Making a Diagnosis of Juvenile Idiopathic Arthritis
No laboratory tests, or imaging can ‘prove’ that a child does, or does not, have JIA. The suspicion of JIA diagnosis rests on careful clinical assessment.
A diagnosis of JIA can be made when a child has had an episode of arthritis lasting for more than six weeks and all other diseases that could cause arthritis have been ruled out.
The diagnosis of JIA is, therefore, based on the presence and persistence of arthritis and the careful exclusion of any other disease by medical history, physical examination and laboratory tests.
The pattern of joint involvement is important in the differential diagnosis and deciding on the JIA subtype;
- Single / additive / intermittent or multiple joints
- Axial or peripheral or proximal
- Additive / migratory or intermittent
- Symmetry or asymmetry
- Extra-articular features (rash [psoriasis], uveitis, nodules)
- Multisystem involvement
Typical patterns include;
- Asymmetrical and small and large joints is typical of psoriatic arthritis
- Symmetrical and small and large joints is typical of polyarticular JIA
- Hip involvement and enthesitis is typical of Enthesitis Related Arthritis
- Large joint and intermittent / flitting involvement is typical of acute rheumatic fever
- Fever, rash and carditis and later symmetrical involvement of small and large joints (including distal small joints of the hands, ankle or wrist involvement) are typical of systemic JIA
Laboratory tests for suspected JIA are seldom diagnostic but may help to exclude other diagnoses (including malignancy and infection) and are used to monitor disease activity and adverse effects of immunosuppressive drugs. Antinuclear antibodies (ANA) are positive in around half the children with Oligo-articular JIA. However a small number of normal, healthy children also have a positive ANA, so a positive result does not always mean a child has JIA. A positive result in a child with JIA may help identify children at higher risk of developing chronic anterior uveitis. Rheumatoid factor is invariably not detected in JIA but can predict a poorer prognosis once JIA is diagnosed. HLA-B27 is positive in up to 80% of patients with Enthesitis-Related Arthritis albeit can be detected in the general population (5-12%). Erythrocyte Sedimentation Rate (ESR), or C-reactive protein (CRP) measure extent of general inflammation and are useful in disease management but can be normal in JIA. Radiographs are useful to assess any damage to the joint, but rarely show any abnormality in early stages of arthritis; they are useful to exclude other causes of joint pain (e.g. trauma / tumour). In cases where there is diagnostic difficulty ultrasound or MRI scan may be needed.
Synovial biopsy is not needed to make a diagnosis of JIA. Biopsy is only indicated if there is suspicion of Tuberculosis (TB) or malignancy.
If there is clinical suspicion that a child has JIA, then referral to a paediatric rheumatology team for specialist assessment should NOT be delayed by waiting for tests. Time from onset to diagnosis and starting treatment is important - the shorter the interval the better the outcome. In particular, any child suspected of having JIA should be referred for eye screening to detect chronic anterior uveitis, which is invariably asymptomatic in early stages and if not detected can result in blindness.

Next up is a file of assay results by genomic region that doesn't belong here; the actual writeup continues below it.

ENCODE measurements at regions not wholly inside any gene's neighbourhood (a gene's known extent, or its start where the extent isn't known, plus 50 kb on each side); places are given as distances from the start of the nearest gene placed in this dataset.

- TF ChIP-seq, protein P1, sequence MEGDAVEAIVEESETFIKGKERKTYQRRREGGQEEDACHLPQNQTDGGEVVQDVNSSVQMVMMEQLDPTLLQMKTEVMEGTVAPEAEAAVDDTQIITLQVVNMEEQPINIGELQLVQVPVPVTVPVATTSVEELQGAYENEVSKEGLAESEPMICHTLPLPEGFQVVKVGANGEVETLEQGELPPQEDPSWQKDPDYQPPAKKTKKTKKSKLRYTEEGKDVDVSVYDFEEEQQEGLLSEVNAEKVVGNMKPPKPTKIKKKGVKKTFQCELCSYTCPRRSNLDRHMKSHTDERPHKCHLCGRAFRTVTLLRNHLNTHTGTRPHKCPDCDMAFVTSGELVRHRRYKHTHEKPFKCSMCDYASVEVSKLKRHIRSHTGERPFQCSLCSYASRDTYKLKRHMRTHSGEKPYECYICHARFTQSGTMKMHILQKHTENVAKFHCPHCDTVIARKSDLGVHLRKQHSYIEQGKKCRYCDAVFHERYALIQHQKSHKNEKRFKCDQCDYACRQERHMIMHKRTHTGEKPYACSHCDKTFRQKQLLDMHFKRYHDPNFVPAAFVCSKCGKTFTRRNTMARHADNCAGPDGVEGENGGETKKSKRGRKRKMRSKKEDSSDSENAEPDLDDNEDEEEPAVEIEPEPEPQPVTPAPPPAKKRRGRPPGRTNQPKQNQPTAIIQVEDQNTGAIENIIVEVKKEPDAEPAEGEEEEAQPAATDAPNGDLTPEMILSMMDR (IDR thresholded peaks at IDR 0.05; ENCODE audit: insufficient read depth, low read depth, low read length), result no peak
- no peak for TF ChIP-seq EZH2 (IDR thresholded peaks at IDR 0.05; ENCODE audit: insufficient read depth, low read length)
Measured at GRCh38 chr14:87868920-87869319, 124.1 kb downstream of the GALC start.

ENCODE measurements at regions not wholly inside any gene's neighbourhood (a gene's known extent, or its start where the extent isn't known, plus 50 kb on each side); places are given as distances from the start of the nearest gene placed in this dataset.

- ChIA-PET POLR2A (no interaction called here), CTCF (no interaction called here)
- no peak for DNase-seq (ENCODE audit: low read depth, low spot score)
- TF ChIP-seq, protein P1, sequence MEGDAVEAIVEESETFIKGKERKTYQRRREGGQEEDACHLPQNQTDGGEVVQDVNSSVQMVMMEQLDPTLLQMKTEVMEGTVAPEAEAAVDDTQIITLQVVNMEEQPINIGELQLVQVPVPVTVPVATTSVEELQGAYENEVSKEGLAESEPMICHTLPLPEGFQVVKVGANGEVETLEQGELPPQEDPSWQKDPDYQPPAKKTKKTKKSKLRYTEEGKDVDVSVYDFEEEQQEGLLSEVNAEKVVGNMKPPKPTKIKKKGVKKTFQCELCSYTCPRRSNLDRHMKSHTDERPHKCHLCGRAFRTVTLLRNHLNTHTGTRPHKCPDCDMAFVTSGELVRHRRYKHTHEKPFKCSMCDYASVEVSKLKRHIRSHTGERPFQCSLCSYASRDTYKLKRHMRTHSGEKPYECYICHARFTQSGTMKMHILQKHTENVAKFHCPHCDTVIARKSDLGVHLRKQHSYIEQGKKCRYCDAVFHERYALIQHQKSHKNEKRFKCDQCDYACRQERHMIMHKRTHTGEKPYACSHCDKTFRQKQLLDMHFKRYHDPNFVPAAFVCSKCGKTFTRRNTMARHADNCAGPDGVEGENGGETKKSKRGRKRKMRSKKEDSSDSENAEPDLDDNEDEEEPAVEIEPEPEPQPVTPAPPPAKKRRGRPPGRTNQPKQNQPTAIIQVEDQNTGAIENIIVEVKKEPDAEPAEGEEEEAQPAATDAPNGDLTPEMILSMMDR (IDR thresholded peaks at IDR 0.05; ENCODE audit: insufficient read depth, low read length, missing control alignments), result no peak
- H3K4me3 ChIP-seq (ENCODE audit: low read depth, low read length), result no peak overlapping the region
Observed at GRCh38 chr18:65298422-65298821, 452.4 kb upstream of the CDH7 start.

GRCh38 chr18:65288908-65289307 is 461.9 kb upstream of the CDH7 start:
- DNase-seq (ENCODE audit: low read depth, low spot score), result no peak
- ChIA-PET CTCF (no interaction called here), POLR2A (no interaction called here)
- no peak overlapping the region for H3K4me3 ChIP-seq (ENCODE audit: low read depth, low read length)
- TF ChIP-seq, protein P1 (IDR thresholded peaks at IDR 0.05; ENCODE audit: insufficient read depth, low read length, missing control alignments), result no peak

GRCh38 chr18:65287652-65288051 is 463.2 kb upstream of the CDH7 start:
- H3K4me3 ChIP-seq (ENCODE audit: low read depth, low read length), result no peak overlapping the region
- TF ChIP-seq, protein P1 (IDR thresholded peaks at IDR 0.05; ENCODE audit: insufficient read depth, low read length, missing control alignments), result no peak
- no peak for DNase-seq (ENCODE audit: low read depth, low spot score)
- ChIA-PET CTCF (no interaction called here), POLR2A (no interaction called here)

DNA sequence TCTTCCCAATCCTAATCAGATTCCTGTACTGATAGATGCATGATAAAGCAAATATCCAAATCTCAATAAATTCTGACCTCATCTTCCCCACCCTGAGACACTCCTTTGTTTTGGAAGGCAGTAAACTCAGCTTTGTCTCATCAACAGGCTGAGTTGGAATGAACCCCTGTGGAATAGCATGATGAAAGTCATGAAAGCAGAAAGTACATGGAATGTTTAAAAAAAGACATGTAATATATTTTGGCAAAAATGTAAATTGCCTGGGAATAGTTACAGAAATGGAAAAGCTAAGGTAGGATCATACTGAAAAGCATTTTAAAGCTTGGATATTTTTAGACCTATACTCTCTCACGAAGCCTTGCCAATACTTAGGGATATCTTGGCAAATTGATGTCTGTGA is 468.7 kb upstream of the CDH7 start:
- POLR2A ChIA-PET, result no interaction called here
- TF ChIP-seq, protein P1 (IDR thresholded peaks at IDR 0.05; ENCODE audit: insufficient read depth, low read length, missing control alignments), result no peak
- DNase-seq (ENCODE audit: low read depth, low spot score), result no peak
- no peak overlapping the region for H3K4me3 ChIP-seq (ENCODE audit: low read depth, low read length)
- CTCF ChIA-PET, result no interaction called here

The photograph below shows a blind eye due to cataract and band keratopathy due to chronic uveitis related to JIA
Careful clinical assessment can differentiate between inflammatory joint conditions such as JIA, mechanical causes of joint pains, and other conditions causing joint pain and swelling.
The differential diagnosis for JIA is extensive with conditions ranging from the benign (e.g. hypermobility) to the life threatening (e.g. malignancy, such as leukaemia and solid tumours, infection, non-accidental injury). The presence of any ‘red flags’, such as weight loss, fever, night pain and bone tenderness, suggests infection or malignancy and warrants urgent assessment in secondary care.
The clinical assessment of a child is not the same as that of an adult. The young child may not be able to verbalize pain and the history may be primarily from the parents or carers, or from observations made by teachers and may initially be vague - e.g. 'my child is not quite right' or 'my child is limping'. Examination findings need to be interpreted in the context of normal development.
Clues in the clinical assessment to suggest inflammatory disease;
- Change in behaviour – such as being more irritable, clingy, or reluctant to play
- Avoidance of activities previously enjoyed (e.g. in play or sport)
- Regression of achieved motor milestones (such as walking or handwriting)
- Morning joint stiffness and pain - the child may be ‘slow to get going in the morning’ or experiences stiffness after periods of rest, such as after long car rides – this is called ‘gelling’
The history alone may not localise the site of problems and assessment must include, as a minimum, pGALS, followed by pREMS of the relevant joints.